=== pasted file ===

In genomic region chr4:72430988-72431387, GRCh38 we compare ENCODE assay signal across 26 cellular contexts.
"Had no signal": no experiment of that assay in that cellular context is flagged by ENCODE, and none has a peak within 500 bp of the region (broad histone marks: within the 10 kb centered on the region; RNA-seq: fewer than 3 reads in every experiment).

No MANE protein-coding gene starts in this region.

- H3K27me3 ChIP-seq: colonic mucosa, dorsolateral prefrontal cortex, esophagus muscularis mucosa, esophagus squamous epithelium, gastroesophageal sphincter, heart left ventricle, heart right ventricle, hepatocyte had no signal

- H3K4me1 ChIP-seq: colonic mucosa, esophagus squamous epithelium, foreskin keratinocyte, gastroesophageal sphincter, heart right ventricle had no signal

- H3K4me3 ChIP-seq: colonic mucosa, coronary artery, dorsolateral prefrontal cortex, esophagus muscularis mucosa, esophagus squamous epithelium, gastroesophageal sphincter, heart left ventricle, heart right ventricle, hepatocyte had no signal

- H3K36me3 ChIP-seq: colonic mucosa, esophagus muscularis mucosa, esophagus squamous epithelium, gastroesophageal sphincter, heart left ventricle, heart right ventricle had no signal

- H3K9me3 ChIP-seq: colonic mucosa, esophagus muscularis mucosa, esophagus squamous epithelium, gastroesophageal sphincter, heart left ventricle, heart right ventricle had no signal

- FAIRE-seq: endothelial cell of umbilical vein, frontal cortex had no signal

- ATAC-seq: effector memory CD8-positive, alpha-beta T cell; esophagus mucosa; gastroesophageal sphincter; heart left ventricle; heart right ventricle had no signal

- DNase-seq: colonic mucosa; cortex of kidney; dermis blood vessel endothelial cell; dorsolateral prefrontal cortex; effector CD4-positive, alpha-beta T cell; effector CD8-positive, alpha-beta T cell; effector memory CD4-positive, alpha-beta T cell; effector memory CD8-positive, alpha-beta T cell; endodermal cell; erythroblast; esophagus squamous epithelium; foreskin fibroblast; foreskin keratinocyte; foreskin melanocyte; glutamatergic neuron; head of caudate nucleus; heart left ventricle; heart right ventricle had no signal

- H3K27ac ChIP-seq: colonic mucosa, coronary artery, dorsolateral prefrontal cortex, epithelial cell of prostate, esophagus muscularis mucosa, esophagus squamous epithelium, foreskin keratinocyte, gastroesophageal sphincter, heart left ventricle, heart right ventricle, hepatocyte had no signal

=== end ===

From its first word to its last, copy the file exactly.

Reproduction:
In genomic region chr4:72430988-72431387, GRCh38 we compare ENCODE assay signal across 26 cellular contexts.
"Had no signal": no experiment of that assay in that cellular context is flagged by ENCODE, and none has a peak within 500 bp of the region (broad histone marks: within the 10 kb centered on the region; RNA-seq: fewer than 3 reads in every experiment).

No MANE protein-coding gene starts in this region.

- H3K27me3 ChIP-seq: colonic mucosa, dorsolateral prefrontal cortex, esophagus muscularis mucosa, esophagus squamous epithelium, gastroesophageal sphincter, heart left ventricle, heart right ventricle, hepatocyte had no signal

- H3K4me1 ChIP-seq: colonic mucosa, esophagus squamous epithelium, foreskin keratinocyte, gastroesophageal sphincter, heart right ventricle had no signal

- H3K4me3 ChIP-seq: colonic mucosa, coronary artery, dorsolateral prefrontal cortex, esophagus muscularis mucosa, esophagus squamous epithelium, gastroesophageal sphincter, heart left ventricle, heart right ventricle, hepatocyte had no signal

- H3K36me3 ChIP-seq: colonic mucosa, esophagus muscularis mucosa, esophagus squamous epithelium, gastroesophageal sphincter, heart left ventricle, heart right ventricle had no signal

- H3K9me3 ChIP-seq: colonic mucosa, esophagus muscularis mucosa, esophagus squamous epithelium, gastroesophageal sphincter, heart left ventricle, heart right ventricle had no signal

- FAIRE-seq: endothelial cell of umbilical vein, frontal cortex had no signal

- ATAC-seq: effector memory CD8-positive, alpha-beta T cell; esophagus mucosa; gastroesophageal sphincter; heart left ventricle; heart right ventricle had no signal

- DNase-seq: colonic mucosa; cortex of kidney; dermis blood vessel endothelial cell; dorsolateral prefrontal cortex; effector CD4-positive, alpha-beta T cell; effector CD8-positive, alpha-beta T cell; effector memory CD4-positive, alpha-beta T cell; effector memory CD8-positive, alpha-beta T cell; endodermal cell; erythroblast; esophagus squamous epithelium; foreskin fibroblast; foreskin keratinocyte; foreskin melanocyte; glutamatergic neuron; head of caudate nucleus; heart left ventricle; heart right ventricle had no signal

- H3K27ac ChIP-seq: colonic mucosa, coronary artery, dorsolateral prefrontal cortex, epithelial cell of prostate, esophagus muscularis mucosa, esophagus squamous epithelium, foreskin keratinocyte, gastroesophageal sphincter, heart left ventricle, heart right ventricle, hepatocyte had no signal